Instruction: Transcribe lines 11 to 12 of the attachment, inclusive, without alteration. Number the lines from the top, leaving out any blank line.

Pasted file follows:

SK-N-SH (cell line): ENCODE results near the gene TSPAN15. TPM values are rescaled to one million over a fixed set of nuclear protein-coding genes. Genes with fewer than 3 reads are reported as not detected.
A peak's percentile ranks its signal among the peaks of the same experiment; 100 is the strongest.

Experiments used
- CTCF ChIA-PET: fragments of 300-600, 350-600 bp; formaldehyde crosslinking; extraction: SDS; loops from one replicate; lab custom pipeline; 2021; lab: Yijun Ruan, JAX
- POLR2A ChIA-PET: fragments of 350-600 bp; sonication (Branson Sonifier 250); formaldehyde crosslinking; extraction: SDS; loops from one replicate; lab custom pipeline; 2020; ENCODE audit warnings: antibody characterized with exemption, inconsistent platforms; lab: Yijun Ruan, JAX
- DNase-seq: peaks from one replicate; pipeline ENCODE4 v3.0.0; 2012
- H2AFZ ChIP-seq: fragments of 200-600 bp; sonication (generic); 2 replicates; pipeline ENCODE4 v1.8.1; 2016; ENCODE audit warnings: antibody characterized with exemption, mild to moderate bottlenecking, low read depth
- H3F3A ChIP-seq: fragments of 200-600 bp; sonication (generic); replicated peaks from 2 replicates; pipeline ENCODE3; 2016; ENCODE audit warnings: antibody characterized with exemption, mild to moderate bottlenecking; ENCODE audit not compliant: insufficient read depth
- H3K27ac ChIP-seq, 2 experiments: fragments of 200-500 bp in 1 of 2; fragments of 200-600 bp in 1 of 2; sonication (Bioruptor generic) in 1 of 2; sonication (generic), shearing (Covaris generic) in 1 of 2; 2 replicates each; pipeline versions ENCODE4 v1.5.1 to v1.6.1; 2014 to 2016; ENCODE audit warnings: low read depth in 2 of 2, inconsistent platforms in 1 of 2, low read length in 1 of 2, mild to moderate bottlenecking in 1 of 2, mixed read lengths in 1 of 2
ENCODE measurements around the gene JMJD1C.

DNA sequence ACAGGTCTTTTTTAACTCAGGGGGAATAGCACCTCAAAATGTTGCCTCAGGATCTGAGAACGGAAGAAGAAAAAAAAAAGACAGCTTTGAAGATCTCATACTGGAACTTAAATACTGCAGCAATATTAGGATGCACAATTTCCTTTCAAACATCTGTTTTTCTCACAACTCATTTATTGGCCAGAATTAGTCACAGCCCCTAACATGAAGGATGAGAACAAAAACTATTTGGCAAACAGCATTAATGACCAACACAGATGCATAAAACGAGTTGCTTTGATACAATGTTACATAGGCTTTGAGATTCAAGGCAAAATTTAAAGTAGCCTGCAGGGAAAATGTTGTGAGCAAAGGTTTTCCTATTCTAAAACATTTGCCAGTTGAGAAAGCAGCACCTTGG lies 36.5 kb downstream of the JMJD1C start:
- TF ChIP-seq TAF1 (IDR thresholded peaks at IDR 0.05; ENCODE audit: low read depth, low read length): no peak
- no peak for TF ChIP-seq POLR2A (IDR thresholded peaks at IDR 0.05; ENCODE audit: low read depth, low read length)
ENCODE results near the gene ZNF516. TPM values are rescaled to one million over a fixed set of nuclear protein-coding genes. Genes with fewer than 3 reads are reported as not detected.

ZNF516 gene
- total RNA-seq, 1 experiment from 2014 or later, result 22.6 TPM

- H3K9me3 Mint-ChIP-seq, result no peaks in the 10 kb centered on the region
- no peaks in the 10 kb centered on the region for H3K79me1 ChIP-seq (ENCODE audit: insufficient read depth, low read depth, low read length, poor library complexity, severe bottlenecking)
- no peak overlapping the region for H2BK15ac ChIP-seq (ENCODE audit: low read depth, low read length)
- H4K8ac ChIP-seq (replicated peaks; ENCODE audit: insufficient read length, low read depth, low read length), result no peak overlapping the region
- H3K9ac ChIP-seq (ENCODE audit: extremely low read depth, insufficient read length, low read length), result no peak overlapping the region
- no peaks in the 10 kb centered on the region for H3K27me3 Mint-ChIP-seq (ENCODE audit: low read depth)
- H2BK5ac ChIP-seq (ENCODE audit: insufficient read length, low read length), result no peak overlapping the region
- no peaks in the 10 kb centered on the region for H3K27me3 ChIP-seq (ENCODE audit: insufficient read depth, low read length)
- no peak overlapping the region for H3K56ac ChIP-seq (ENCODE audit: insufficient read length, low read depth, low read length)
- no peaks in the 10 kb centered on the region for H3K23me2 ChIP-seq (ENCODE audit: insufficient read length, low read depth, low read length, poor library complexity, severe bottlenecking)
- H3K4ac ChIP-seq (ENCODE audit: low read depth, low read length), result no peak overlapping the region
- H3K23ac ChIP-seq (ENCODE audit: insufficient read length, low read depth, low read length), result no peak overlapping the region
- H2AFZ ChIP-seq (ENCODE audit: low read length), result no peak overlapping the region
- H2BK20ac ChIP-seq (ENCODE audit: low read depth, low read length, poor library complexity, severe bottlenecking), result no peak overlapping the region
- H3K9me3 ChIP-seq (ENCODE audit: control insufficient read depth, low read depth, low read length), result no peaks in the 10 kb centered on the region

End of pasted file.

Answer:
DNA sequence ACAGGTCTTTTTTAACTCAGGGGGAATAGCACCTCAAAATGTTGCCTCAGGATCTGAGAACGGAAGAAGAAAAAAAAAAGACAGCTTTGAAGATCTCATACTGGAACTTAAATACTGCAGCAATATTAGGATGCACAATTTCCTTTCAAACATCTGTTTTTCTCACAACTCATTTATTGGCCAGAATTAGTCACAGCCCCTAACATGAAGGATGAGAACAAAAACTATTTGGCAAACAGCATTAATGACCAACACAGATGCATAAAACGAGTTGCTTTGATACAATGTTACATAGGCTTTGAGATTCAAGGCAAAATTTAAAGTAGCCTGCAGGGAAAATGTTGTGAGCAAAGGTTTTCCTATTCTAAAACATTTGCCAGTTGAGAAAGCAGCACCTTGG lies 36.5 kb downstream of the JMJD1C start:
- TF ChIP-seq TAF1 (IDR thresholded peaks at IDR 0.05; ENCODE audit: low read depth, low read length): no peak